Monday, July 18, 2011
So, You Value Your Child. But, What Are Your Values?
Have you, as a parent, ever posed this question to yourself? What are my values? Even toddlers and preschoolers need to possess certain important values by their fifth birthday. At age five, they are ready for some heavy-duty socialization as they face school and extracurricular activities.
Undoubtedly, you want your child to have integrity and good character. But, do you even recognize and understand your own values? This exercise in cognizance may seem unnecessary; however, taking a look at your own concept of values may prove to be very revealing. You may find you need to adjust a few things in your life to effectively teach your child essential values.
A child will pattern the values of parents and adopt familiar traits of his immediate environment. Unless parents practice good values around a child, he or she is likely to develop a character that lacks the positive traits essential to becoming an upright person. The vast majority of parents believe they are good role models for their children. I don't doubt this is true, yet sometimes even the most responsible parents waffle and have issues with displaying positive personal values.
Dutch researcher Annette Roest studied the role of the family in passing on personal values. She found that parents influence their children. But children also influence their parents. And parents influence each other.
According to Roest, "...certain values are passed on to a child mainly by the father and others mainly by the mother. For example, fathers are important for passing on values relating to ideas about work. On the other hand, mothers are important in passing on self-determination; being able to do what you want of your own free will. But mothers also influence fathers with respect to values concerning the enjoyment of life and having fun." ("Children Raise Their Parents," Netherlands Organization for Scientific Research, Science Daily, May 20 2009).
Value socialization should be regarded as a complex and dynamic process, says Annette Roest. Family members influence each other and, moreover, the value socialization in the family does not occur in a vacuum.
Questioning Your Own Values
For the sake of your child, maybe it's time to questions some of your own values. Here are some important questions you may ask yourself about the real you. Thanks for the inspiration: "5 Values You Should Teach Your Child by Age Five," Parents, 2011. Here is where you may find a detailed article. http://www.parents.com/parenting/better-parenting/advice/5-values-you-should-teach-your-child-by-age-five/
1. Do you value the truth?
Do you practice telling the truth? When you don’t fulfill promises or when you don’t honor your words, you are showing your kids that it is all right to lie. Why is honesty so important? Thomas Jefferson said, "Honesty is the first chapter in the book of wisdom."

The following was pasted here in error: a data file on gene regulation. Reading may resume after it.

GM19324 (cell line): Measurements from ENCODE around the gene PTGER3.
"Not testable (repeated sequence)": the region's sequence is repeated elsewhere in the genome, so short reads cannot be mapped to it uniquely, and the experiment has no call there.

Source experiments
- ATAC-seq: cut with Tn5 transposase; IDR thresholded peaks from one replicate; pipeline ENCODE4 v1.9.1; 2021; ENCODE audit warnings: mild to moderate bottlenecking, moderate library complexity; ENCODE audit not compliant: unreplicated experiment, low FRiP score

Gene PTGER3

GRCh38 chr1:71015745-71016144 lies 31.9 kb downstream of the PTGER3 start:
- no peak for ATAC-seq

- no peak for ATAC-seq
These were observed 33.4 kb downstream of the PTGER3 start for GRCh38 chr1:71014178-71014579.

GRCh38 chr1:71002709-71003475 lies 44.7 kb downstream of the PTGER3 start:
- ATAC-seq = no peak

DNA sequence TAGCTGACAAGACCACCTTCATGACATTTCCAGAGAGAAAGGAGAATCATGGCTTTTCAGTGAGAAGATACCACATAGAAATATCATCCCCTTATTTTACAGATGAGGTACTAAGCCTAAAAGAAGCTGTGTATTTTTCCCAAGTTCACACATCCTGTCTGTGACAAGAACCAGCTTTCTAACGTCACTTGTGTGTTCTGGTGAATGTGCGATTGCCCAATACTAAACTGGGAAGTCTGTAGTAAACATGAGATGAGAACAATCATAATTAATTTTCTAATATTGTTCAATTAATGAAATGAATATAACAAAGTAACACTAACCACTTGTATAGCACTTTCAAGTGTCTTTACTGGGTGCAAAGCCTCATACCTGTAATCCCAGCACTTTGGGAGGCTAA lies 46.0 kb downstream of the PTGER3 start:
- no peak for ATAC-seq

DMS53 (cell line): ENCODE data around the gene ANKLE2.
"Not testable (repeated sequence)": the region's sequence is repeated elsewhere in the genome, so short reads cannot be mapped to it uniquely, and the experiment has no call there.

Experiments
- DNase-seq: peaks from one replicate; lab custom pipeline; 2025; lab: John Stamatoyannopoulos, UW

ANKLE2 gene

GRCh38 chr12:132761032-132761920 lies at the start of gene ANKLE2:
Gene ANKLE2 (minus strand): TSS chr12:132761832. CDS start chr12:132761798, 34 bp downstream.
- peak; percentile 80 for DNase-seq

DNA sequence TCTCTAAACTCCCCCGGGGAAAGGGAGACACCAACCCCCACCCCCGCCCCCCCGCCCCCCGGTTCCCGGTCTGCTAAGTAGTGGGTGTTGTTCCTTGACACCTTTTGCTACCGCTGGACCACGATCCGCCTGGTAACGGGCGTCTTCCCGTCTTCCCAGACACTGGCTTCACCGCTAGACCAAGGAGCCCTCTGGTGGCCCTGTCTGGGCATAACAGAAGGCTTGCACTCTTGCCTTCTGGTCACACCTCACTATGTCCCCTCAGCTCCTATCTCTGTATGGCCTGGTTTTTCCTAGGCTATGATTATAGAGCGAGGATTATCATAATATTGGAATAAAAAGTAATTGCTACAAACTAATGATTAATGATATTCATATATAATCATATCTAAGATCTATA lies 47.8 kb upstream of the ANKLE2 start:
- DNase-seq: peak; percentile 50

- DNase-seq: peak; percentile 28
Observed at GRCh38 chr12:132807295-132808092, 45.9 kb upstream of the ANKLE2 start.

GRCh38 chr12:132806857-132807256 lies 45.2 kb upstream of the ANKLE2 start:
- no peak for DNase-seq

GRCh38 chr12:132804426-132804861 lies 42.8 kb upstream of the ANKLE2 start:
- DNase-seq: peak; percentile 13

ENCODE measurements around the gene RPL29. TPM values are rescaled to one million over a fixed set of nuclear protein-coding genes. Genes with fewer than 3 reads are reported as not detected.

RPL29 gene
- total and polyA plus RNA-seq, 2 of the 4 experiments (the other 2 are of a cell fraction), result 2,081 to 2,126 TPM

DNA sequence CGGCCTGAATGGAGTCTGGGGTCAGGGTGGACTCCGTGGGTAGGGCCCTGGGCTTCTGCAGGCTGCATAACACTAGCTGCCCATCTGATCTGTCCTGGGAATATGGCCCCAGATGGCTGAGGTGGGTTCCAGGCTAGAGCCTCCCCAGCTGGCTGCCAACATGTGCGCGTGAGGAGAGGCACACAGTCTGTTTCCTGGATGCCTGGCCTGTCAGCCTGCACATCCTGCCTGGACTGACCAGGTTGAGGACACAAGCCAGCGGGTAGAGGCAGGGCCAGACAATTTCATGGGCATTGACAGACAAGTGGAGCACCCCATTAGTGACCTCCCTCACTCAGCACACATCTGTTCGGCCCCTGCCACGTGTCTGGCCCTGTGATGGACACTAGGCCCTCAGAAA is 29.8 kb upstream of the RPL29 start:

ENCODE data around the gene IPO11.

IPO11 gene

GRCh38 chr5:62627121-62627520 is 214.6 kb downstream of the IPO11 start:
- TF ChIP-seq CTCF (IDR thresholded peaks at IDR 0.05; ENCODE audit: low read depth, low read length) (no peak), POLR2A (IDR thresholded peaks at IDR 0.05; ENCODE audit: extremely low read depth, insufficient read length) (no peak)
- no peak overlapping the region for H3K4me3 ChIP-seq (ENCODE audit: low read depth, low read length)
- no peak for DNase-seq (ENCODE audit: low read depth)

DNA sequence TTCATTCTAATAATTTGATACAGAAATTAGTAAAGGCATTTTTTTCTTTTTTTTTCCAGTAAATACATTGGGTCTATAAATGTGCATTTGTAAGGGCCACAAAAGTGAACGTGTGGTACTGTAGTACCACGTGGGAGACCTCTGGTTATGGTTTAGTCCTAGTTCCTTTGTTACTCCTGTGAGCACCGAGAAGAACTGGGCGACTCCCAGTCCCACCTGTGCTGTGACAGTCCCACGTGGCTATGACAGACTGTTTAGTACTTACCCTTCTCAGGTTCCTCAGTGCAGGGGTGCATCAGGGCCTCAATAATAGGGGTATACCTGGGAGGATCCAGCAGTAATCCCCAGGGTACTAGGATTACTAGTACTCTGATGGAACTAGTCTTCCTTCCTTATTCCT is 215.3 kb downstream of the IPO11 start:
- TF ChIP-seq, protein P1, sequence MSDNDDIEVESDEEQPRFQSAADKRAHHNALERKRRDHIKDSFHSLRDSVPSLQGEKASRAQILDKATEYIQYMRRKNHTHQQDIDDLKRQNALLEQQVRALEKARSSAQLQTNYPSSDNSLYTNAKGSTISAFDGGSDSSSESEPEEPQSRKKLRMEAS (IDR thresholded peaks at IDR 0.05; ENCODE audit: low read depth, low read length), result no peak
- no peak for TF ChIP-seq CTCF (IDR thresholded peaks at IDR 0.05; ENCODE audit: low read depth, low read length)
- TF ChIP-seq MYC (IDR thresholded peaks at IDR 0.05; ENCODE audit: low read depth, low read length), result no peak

Although honesty has become portrayed as a principle of the past that no longer applies to people, it is the very prerequisite of trust and credibility. Without honesty, these qualities would be impossible to maintain. No wonder honest people gain favorable reputations. Honesty is the foundation upon which people build character. How refreshing it is to find someone who values the truth for truth's sake.
Do you tell "white lies" or what you consider to be minor fabrications to avoid nasty situations with your children? For instance, do you say something like, "Let's not tell Daddy we got candy this afternoon"? A survey in England by Kathryn Crawford and commissioned by the The Baby website found the average parent tells their child a little white lie every single day - just to get their own way. (www.dailymail.co.uk).
2. Do you value justice?
Do you consistently make amends when you make mistakes and misbehave? Pride and ego can prevent you from simply "doing the right thing" when you harm others. Many people simply depend upon the passage of time to take away the stings of their misdoings. A child learns something very beneficial when he witnesses a parent who values justice and makes timely, honorable amends.
Gary Direnfeld, child-behavior expert and the author of Raising Kids Without Raising Cane, says, "Interestingly, children, even of the middle age variety, benefit when a parent makes amends. Life is such that when young, we are prone to make mistakes, behave in ways that are harmful, hurt our children. The scars and estrangements can last seemingly forever, but truth be told, until death, can still remain repairable."
As a parent, you can also insist that your child makes amends when circumstances warrant the behavior. It is relatively easy for a child to say "I'm sorry" when an apology is necessary, but having a child make amends in a proactive way conveys a much stronger message. Making amends is doing something to clean up the mess. It is an opportunity for the child to right the wrong and reconnect with the aggrieved person..